Popular Yoruba actor, Yomi Fabiyi, in a chat with Saturday Beats, talked about marriage, his career of 20 years in the Nigerian movie industry and many other things.
“This woman was what I would call my foremost fan. I used to patronise her small bukateria in those days. One day, she told me that each time I came to eat in her shop other people would like to come, too, just to listen to me talk. Then she advised me to find any of the outfits that produce films and join them.
“When I told her that it would be difficult for me to become an actor, she promised to sponsor me. Before then, a lot of people had tried to encourage me to join the movie people, but I didn’t listen to them until this woman spoke to me. I had to make up my mind.
“A relative of mine told me how I could find and hook up with a film production company around Ebute-Metta. I already had it in mind to approach two popular actors that were my favourites. So I searched for them. Fortunately, one of them, who happened to be Baba Suwe, accepted me. That was how my journey into the world of movies started.”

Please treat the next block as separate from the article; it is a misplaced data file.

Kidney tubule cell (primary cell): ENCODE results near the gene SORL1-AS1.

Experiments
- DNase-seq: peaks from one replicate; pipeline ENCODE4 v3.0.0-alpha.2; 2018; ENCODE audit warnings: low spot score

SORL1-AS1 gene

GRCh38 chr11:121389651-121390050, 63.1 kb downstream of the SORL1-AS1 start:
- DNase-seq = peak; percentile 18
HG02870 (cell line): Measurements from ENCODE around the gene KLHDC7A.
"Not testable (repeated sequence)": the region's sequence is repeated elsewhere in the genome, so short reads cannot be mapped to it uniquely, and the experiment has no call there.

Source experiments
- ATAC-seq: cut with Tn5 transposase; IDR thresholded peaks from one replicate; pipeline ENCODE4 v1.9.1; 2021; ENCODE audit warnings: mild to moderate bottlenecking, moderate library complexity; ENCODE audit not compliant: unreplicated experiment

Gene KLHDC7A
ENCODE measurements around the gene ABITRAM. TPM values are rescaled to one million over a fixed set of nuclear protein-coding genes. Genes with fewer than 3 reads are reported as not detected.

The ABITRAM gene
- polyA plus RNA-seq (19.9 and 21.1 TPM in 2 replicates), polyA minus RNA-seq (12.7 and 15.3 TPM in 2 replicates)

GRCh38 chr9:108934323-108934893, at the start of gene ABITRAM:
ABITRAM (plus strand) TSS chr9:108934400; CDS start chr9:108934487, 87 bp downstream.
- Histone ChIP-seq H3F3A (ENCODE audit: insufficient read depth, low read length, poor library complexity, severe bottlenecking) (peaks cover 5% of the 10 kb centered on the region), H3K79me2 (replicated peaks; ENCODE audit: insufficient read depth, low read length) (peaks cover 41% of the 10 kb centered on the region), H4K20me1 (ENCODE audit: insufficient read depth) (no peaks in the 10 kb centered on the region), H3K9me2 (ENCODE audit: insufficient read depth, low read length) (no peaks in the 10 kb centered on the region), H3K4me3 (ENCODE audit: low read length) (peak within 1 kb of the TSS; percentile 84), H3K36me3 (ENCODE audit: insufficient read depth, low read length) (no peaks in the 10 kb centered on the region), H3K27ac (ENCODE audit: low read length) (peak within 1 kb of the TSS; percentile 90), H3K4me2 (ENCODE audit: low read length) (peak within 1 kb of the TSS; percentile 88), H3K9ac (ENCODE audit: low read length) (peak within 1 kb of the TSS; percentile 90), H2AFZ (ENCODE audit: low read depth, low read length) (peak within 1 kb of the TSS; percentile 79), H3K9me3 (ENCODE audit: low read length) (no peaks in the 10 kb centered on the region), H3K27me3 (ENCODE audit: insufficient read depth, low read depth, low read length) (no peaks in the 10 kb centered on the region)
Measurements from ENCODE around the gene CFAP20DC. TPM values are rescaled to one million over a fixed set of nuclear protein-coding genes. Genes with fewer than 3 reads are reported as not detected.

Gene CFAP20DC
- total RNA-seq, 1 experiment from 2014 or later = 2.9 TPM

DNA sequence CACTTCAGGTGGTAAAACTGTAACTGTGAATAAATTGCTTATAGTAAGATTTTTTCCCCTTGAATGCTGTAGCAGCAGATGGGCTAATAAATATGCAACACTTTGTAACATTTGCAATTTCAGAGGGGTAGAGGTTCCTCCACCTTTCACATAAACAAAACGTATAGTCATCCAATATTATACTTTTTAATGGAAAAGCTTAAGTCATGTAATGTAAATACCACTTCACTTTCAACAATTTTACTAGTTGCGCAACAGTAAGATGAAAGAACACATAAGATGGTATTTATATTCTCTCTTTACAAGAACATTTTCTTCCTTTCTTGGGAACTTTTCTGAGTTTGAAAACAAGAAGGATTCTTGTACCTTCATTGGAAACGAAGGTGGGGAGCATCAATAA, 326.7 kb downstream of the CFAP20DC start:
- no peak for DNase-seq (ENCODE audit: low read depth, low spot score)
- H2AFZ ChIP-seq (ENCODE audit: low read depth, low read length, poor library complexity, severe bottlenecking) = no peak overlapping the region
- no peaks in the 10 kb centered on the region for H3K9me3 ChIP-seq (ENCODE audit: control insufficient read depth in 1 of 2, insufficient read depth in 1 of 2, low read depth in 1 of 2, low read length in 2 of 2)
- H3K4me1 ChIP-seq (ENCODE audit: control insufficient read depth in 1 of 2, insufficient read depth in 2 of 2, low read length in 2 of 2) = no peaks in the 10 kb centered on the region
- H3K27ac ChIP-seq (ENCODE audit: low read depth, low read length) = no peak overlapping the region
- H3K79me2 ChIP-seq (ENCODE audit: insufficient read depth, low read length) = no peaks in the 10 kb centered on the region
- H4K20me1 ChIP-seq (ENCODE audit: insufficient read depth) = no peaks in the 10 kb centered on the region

Becoming an apprentice to a popular actor:
“In my position, it was not enough to be humble, committed, trustworthy and a hundred per cent loyal to my boss; I realised that I had to make a lot of sacrifice, too. In order to earn the approval of my boss and to move forward, I had to have these qualities. In addition, there must be proof that I had talent,” he said.
“I just had to endure. Some days I had very little food or nothing to eat. Sometimes, I had to depend on the kindness of a Hausa shopkeeper who allowed me to buy things on credit. And there were days when I slept outside because there was so much work to do. I didn’t dare to complain to my boss about my suffering. I didn’t have to bother him about food. He wasn’t my father, after all. He was doing me a favour because I came to learn about film acting and production from him,” he said.
On his parents thoughts about becoming an actor:
My father was not always around. But my mum was quite worried when she observed that I was coming home late some nights. One day, when she asked me where I had been, I told her that I went in search of my destiny,” he said.
On his marriage/divorce:
“We are still living apart. She insists that she will not settle in Nigeria,” he said.“I have only initiated the idea of suing for a divorce. I am still considering that option, though. The only problem is that my wife has to be physically present in Nigeria to be served the divorce papers. But she has refused to come,” he said.